Companies and financial institutions must align their lobbying dollars with their public policy positions on climate change. Strong climate policies are needed not only to mitigate the financial risks to firms, but to financial markets at large. Last year, Ceres produced an analysis on Responsible Policy Engagement on Climate Change that underscores the misalignment between the climate strategies of companies and their public statements and lobbying priorities. It makes clear recommendations on what companies can do to establish systems that address climate risk and integrate that risk into their direct and indirect lobbying practices. In October, Ceres will release a new iteration of this analysis.
The State Foundation Officers Foundation (SFOF) and the American Legislative Exchange Council (ALEC) are two of the groups that are behind the ESG backlash. These organizations, among others, are encouraging state legislators to support harmful, anti-marketplace policies that take aim at firms considering sustainable investing and climate risk and other financial risks in decision-making. We are concerned about the companies and financial institutions that have taken climate action while supporting the efforts of these groups.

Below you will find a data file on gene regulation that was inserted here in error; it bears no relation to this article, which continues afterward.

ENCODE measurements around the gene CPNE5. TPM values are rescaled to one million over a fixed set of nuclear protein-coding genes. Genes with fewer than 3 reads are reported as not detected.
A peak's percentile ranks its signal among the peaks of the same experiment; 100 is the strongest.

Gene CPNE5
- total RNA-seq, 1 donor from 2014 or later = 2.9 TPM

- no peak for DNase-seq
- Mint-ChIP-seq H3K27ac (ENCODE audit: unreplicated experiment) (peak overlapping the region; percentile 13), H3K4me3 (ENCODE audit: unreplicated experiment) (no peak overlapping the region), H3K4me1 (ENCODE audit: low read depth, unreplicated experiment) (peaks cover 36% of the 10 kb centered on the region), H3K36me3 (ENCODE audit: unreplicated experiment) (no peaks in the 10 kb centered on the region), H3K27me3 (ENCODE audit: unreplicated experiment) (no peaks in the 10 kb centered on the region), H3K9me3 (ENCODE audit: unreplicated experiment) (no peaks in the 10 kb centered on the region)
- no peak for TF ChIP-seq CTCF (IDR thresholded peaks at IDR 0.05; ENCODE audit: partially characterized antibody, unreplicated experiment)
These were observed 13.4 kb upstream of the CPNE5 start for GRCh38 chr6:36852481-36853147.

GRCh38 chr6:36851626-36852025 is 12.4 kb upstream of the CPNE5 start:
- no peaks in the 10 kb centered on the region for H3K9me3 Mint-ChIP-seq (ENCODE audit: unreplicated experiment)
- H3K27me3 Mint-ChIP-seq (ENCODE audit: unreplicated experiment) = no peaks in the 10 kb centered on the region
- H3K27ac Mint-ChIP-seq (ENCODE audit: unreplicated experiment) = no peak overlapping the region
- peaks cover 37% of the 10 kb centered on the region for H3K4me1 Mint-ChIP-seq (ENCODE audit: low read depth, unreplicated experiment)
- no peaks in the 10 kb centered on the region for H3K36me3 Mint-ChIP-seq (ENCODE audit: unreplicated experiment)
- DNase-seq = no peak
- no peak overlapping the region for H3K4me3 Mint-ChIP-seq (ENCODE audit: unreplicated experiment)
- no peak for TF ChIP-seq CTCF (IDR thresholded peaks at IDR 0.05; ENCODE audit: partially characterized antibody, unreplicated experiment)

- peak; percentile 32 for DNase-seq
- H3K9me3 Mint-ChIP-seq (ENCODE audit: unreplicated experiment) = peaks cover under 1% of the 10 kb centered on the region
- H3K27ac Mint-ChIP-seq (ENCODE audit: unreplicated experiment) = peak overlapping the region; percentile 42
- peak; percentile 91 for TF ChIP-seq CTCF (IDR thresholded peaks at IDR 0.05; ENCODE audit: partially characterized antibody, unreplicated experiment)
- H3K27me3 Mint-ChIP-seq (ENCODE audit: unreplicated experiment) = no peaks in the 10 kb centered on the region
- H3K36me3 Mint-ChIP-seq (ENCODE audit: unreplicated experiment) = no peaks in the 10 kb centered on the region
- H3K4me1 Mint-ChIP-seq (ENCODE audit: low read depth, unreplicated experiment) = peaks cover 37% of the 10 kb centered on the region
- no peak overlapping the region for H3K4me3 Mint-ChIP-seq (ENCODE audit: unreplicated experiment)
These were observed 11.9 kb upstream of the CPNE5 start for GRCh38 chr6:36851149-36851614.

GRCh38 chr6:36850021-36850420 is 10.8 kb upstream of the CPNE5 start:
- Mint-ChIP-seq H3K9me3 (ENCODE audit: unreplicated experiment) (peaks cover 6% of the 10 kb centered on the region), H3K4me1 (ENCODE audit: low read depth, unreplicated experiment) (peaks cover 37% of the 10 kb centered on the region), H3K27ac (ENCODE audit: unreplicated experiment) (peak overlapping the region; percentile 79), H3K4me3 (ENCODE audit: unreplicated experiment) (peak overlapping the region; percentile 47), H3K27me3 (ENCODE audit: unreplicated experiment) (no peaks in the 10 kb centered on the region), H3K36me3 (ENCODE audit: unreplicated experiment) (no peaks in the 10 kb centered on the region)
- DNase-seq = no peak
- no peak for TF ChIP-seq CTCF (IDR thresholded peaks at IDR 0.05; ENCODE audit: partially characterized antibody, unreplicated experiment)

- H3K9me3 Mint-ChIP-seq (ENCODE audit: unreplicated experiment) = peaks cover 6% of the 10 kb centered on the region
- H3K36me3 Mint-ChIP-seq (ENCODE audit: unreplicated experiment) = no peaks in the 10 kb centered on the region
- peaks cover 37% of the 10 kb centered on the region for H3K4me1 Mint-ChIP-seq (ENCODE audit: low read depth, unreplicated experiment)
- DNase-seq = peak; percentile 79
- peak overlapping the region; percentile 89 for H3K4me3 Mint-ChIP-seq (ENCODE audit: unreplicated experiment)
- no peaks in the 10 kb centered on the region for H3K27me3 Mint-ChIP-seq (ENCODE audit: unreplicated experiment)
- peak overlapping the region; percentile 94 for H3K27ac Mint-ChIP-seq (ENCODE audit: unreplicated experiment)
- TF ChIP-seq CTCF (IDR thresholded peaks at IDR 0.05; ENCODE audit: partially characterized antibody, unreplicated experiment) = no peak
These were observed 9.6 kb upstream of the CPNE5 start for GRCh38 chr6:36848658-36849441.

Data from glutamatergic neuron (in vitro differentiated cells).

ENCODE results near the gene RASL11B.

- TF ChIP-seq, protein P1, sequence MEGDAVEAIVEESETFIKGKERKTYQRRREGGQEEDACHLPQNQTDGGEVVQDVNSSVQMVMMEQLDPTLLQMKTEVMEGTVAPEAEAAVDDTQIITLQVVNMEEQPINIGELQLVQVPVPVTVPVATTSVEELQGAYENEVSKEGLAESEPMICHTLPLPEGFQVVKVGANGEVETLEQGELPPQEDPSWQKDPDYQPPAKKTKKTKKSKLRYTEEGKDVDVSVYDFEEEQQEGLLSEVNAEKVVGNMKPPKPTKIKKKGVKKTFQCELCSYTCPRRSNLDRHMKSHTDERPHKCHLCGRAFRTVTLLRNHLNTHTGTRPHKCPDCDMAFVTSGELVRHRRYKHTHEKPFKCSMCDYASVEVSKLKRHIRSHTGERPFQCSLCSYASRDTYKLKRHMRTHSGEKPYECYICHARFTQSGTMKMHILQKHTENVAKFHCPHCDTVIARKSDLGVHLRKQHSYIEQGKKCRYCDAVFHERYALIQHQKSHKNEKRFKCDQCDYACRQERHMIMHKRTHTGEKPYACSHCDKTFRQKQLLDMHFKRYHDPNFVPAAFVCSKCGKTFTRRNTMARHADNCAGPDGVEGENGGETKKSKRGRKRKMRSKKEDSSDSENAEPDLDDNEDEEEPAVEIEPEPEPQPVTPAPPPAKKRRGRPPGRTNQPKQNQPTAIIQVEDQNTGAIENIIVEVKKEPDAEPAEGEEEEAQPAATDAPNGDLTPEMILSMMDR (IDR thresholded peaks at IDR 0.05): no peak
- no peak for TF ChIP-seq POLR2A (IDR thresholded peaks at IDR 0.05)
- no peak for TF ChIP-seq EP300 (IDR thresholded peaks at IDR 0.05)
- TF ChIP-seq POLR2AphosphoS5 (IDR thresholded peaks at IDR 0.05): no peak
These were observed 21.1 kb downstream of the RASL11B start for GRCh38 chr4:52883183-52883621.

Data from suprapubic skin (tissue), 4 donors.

As Ceres CEO and President Mindy Lubber pointed out in Reuters, the ESG backlash is political and misleading. Climate risk is accepted as a material and financial risk by the mainstream investment and corporate community. Firms that invest in climate solutions and address climate risk as financial risk are doing so to remain sustainable, profitable and competitive over the long-term. We hope the companies supporting these groups move immediately to align their corporate lobbying practices with their climate action.